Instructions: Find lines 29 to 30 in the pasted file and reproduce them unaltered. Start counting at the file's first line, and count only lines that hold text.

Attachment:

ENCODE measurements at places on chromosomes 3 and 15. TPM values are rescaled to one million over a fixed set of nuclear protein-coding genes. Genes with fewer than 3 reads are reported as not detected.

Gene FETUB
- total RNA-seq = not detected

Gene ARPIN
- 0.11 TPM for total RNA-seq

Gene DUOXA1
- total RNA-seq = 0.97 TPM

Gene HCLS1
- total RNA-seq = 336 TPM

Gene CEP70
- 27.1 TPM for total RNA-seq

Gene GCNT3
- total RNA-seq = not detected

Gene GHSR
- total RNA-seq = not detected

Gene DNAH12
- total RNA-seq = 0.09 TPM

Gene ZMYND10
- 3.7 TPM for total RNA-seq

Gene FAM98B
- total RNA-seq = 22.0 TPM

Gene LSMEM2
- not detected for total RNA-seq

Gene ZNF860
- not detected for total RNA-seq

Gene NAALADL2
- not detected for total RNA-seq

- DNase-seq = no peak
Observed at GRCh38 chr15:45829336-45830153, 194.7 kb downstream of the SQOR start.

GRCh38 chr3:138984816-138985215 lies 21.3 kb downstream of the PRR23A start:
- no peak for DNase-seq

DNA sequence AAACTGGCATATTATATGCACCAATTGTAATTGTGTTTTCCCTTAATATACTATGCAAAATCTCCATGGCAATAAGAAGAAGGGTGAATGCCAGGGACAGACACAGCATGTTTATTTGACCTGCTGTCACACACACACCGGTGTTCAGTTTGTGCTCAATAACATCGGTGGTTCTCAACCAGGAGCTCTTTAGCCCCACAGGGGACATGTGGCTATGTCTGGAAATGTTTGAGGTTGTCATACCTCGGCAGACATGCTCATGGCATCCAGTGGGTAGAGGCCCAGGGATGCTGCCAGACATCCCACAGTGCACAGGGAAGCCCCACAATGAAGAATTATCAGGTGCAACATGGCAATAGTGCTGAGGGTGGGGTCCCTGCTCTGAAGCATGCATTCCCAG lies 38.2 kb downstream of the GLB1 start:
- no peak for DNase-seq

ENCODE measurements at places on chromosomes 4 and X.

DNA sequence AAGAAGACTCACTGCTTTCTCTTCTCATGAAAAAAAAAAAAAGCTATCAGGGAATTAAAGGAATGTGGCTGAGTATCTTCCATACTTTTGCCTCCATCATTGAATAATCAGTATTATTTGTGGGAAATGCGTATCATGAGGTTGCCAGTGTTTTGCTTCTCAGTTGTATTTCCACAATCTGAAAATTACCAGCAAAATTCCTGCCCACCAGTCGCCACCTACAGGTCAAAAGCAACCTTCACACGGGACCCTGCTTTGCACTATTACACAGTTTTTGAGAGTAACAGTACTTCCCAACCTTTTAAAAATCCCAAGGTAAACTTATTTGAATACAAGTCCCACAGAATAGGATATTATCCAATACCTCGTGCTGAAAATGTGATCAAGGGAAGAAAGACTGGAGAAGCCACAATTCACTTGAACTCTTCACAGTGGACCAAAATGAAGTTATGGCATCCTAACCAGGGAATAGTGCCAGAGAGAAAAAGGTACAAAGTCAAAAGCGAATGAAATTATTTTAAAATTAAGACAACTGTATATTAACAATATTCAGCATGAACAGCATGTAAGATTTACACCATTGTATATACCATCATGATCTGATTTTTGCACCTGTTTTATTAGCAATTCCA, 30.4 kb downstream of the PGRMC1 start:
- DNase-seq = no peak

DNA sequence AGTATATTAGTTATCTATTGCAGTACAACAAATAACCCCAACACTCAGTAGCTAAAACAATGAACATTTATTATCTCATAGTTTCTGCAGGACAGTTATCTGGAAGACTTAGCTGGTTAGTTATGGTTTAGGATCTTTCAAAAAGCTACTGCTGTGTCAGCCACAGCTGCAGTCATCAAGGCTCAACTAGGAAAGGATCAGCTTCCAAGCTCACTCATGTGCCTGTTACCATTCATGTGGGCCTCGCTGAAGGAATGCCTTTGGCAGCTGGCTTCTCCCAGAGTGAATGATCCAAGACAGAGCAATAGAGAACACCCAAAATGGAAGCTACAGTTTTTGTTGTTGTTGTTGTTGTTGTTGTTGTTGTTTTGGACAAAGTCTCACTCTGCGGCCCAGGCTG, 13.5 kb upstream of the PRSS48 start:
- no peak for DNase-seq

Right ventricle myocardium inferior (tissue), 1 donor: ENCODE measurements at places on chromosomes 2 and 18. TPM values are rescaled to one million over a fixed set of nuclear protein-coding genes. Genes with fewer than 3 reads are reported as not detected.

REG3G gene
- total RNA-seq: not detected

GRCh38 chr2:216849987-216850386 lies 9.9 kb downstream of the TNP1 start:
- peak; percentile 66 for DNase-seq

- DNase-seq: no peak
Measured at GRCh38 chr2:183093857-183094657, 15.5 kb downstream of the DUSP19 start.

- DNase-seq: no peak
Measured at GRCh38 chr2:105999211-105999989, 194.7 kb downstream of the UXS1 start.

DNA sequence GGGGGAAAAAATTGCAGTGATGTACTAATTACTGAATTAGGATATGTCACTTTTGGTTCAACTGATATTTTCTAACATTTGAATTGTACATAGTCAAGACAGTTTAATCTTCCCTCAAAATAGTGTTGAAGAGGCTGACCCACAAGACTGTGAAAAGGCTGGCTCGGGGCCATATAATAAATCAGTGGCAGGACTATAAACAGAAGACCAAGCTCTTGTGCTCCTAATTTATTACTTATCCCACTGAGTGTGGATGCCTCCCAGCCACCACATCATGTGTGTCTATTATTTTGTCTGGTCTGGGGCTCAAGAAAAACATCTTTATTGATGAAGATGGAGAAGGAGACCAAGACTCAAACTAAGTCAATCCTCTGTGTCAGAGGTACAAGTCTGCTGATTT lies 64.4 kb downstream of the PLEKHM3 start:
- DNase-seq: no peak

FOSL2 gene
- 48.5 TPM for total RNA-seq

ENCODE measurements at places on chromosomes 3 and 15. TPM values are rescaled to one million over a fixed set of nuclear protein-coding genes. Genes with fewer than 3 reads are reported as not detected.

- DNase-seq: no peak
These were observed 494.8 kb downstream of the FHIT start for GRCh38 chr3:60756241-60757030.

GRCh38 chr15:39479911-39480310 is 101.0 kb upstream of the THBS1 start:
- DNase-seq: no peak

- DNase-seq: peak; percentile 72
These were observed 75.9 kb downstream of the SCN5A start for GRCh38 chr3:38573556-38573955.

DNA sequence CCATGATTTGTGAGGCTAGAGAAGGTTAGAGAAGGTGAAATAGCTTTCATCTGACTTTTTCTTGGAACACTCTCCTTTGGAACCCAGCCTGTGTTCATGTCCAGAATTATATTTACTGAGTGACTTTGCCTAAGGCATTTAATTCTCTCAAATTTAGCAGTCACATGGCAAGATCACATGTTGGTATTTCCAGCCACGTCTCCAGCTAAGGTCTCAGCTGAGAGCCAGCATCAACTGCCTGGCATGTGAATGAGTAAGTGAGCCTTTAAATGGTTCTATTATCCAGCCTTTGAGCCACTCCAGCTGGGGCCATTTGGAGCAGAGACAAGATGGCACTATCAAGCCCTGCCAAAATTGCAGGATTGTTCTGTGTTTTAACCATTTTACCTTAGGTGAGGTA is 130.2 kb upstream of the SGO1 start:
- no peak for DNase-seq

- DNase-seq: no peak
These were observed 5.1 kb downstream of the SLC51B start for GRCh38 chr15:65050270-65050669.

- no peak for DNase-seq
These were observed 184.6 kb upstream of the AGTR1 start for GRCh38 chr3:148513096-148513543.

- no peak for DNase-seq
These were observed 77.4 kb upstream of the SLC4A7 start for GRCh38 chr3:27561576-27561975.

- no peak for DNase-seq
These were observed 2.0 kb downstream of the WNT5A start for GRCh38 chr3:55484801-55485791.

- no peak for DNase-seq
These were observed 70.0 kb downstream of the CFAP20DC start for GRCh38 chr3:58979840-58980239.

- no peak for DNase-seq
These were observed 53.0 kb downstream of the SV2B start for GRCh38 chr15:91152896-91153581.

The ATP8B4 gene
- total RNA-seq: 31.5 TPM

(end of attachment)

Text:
Observed at GRCh38 chr15:45829336-45830153, 194.7 kb downstream of the SQOR start.

GRCh38 chr3:138984816-138985215 lies 21.3 kb downstream of the PRR23A start: